According to an article from the Sacramento City Cemetery's website, Georgia was hired by Mrs. Bergman, Martin's mother. Their home was located at 30th and N. Streets in Sacramento. It appeared that Martin Bergman fell for the young lady while she worked in their household, and although he was much older than her, Georgia reciprocated the feelings. According to a quote within the article, from a Bergman descendant, Pat Pors, it appeared that the family was quite happy with the union of the two, and they were preparing for the holidays and the upcoming nuptials said to have been scheduled at the Presbyterian Church (13th & N Streets) on New Year's Day.
At some point during the hustle and bustle of getting so much done to prepare for the festivities, Georgia fell ill. Some say she died from typhoid pneumonia, while another genealogical report by Charles Wm. Berberich, another Bergman descendant, listed her cause of death as diphtheria or brain congestion/meningitis. I could not find any death record for Georgia, so I am undecided on which cause of death is certain. Either way, we know she fell ill and passed on December 27, 1875.
Martin was devastated at the loss of his beloved Georgia, and so in his final act of everlasting love, he chose to construct for her the finest monument, made from the best materials, by his own hand. It was said that he worked tirelessly with tears streaming down his face to create a memorial worthy of Georgia, who undoubtedly was the love of his life.
The plaque erected by the Old City Cemetery Committee in 2010, sits in front of the monument and summarizes the tragic love story for passersby to learn while strolling through the cemetery.
|My Sketch of Georgia|
Georgia's picture, in repose, was placed on the monument beneath the angel. Over the years, vandalism, theft and natural forces have taken their toll on the monument, leaving only a shadow of its original beauty."---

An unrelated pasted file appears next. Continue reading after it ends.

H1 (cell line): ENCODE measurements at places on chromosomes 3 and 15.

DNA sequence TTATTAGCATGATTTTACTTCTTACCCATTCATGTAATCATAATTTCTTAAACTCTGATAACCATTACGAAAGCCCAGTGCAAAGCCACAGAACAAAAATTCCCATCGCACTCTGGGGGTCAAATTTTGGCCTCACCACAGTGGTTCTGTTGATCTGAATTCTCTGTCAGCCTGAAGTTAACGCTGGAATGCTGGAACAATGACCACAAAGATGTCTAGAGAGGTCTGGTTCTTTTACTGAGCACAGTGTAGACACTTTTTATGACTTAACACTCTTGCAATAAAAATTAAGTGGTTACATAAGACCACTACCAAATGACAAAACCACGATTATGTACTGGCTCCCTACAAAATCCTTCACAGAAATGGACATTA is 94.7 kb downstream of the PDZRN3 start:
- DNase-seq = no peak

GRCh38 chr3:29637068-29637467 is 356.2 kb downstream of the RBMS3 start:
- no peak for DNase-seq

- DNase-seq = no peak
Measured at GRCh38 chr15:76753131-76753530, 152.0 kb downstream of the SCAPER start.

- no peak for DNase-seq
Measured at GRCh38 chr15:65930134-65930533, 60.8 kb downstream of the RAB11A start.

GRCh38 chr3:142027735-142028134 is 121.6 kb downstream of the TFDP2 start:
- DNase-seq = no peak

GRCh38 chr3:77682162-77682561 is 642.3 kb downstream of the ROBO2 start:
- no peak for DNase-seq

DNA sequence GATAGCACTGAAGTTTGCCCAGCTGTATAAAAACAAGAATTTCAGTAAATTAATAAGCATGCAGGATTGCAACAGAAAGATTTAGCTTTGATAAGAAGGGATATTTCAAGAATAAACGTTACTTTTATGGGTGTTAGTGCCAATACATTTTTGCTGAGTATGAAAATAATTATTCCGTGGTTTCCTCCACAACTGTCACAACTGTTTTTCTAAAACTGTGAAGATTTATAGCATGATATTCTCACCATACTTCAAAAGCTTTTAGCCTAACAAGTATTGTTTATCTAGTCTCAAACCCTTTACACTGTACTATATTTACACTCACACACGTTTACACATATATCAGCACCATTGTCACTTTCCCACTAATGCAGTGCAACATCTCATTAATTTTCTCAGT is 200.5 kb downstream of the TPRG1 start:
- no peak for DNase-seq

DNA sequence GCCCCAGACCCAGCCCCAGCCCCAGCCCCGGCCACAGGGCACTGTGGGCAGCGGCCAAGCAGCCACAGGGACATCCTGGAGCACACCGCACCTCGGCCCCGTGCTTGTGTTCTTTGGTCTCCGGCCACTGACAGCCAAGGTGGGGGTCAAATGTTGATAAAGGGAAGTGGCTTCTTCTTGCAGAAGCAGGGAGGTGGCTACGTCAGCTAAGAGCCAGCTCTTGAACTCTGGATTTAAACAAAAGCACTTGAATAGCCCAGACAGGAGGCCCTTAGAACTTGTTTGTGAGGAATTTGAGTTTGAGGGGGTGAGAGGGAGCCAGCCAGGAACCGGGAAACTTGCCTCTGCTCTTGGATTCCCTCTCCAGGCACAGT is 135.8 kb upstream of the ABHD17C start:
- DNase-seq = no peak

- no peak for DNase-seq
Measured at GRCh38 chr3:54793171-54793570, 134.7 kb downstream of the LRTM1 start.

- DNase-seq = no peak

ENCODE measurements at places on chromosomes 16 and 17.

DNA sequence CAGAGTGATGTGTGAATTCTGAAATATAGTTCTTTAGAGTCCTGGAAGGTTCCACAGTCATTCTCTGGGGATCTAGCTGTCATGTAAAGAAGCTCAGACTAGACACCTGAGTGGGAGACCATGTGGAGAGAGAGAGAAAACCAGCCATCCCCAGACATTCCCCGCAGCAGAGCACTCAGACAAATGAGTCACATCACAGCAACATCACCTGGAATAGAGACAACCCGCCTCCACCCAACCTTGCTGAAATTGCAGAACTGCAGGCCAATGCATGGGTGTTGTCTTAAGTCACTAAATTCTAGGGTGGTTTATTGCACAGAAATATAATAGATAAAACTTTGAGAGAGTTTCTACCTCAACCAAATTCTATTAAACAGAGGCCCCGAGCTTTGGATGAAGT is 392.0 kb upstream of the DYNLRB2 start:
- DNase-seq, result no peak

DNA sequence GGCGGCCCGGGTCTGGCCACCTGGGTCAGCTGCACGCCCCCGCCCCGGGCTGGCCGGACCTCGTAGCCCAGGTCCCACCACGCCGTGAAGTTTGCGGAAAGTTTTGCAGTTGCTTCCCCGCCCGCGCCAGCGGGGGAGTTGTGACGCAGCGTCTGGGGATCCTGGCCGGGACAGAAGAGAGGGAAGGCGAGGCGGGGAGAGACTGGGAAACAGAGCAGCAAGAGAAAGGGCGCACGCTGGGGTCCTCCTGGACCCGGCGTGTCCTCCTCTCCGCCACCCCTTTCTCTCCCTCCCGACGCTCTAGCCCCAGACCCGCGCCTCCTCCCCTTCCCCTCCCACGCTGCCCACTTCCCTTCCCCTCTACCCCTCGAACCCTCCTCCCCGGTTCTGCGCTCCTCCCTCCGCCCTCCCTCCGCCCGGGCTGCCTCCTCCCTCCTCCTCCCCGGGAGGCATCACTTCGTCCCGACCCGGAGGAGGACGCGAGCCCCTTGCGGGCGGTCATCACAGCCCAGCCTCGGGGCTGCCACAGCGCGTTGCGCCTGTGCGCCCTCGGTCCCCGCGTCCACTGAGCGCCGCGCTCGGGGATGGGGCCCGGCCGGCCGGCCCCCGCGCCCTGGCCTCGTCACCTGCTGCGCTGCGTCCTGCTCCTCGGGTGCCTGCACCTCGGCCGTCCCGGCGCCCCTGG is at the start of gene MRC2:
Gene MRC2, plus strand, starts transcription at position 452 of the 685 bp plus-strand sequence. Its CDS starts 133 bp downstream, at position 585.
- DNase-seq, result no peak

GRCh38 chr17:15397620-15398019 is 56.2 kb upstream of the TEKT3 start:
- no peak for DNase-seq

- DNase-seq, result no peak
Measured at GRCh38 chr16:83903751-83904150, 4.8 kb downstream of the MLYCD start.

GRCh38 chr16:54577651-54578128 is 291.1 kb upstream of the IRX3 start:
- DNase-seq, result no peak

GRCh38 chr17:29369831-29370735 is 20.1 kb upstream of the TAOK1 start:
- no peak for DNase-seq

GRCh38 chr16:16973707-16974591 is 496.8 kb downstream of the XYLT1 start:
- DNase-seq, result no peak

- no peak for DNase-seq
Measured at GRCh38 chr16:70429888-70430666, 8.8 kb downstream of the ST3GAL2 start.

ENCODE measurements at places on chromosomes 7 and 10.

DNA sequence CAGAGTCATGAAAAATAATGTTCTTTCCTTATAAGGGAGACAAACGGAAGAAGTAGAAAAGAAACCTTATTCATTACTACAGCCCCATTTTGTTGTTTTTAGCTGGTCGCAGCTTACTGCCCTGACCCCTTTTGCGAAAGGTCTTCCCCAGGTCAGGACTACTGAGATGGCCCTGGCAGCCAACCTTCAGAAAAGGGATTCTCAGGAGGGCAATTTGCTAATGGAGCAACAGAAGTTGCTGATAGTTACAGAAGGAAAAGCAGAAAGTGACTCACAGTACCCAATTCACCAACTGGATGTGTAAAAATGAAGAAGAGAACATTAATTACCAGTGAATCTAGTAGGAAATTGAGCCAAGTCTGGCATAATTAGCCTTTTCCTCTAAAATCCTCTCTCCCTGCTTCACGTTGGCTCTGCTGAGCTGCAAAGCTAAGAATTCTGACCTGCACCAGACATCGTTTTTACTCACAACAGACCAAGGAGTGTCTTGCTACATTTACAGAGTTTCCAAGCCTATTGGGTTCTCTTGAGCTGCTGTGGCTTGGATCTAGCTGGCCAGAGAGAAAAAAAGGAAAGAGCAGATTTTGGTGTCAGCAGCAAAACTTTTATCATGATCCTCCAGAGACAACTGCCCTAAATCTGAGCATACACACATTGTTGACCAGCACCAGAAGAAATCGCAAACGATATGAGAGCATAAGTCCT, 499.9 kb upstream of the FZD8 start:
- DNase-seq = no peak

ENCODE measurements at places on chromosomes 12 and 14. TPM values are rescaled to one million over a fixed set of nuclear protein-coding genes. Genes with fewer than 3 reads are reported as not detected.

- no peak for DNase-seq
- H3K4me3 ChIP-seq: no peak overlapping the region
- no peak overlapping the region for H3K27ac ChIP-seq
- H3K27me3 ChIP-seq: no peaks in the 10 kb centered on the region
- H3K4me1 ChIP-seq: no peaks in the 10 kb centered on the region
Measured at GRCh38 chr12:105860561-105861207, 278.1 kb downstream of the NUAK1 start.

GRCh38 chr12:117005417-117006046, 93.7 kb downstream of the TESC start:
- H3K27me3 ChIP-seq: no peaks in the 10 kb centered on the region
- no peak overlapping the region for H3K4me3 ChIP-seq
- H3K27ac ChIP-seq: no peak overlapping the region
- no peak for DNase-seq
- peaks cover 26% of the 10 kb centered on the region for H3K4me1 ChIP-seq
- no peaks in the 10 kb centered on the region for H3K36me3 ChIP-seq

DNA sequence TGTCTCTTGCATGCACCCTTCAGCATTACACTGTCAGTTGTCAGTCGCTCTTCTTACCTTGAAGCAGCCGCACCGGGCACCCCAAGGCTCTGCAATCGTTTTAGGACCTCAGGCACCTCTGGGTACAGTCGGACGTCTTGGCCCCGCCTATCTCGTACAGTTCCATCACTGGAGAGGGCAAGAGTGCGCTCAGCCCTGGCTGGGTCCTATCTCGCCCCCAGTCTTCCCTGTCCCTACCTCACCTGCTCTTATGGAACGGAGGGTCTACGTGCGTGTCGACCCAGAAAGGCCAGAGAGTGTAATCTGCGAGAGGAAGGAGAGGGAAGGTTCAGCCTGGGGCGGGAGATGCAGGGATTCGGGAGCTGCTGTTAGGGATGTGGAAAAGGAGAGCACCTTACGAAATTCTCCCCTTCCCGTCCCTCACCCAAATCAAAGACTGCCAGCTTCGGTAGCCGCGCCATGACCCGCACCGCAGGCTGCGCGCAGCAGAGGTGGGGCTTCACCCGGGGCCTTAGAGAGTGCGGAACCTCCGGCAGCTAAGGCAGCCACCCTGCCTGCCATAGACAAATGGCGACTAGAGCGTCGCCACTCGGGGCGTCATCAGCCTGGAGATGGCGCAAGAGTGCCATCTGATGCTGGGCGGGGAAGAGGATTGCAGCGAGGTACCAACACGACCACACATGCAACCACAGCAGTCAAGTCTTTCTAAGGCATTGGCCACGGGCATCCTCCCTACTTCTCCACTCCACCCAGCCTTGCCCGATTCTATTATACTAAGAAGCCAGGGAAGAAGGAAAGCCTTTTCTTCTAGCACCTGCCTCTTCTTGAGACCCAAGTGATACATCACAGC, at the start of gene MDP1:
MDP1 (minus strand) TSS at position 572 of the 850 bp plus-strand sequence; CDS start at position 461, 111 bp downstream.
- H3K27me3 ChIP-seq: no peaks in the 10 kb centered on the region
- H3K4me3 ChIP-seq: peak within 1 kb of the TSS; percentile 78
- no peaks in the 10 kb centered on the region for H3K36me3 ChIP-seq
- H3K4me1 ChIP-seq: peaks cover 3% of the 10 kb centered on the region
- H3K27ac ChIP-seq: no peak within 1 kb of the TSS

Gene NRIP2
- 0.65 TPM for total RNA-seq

According to the online records posted by Charles Wm. Berberich, he quotes a letter that Georgia had written but never had a chance to send that described Martin in her own words, "a gentleman in every shape and manner...honest and of good principles....He is in business with his brother and another man, but it is good business and pays pretty good. It is the pottery business...he is not rich neither is he well off but he has good health and understands his trade well. He is about 31 years of age and his name is Martin L. Bergman. He weighs about 160 lbs and has long dark beard and dark hair and blue eyes." ---
Martin waited nearly 20 years before allowing himself to marry, in the 1890s. But even so, it appears that he and his wife became estranged over the years. When Martin died in Spokane, Washington, in 1920, he left all his estate to his only daughter, and nothing to his wife. Martin Bergman was a very prominent potter and sculptor who truly made a name for himself in his lifetime.
To date, the only known photo of Georgia Fisher is the one that was taken after her death. In an attempt to see what she may have looked like alive and full of love and happiness, I made my best effort to sketch her portrait, based on the dimensions of her face. I am no Van Gogh, but I took a shot at the task. It may not be exactly what she looked like, but I take comfort in the thought that I tried to give her a smile...so we could imagine her in life, not only in death.
Rest In Peace, Georgia.
(Copyright 2017, J'aime Rubio- www.jaimerubiowriter.com)
Photos at cemetery by: J'aime Rubio
Sketch by: J'aime Rubio
Photos of Martin Bergman and Georgia Fisher and monument from the Sacramento City Cemetery plaque.
"A Monumental Love Story" by Marilyn Demas -(Published June 2005)
via Sacramento City Cemetery website;
Rootsweb post by Helen Fingado (2004)
History of Sacramento County, G. Walter Reed;
Individual Report for Martin Laurentius Bergman, by Charles Wm. Berberich.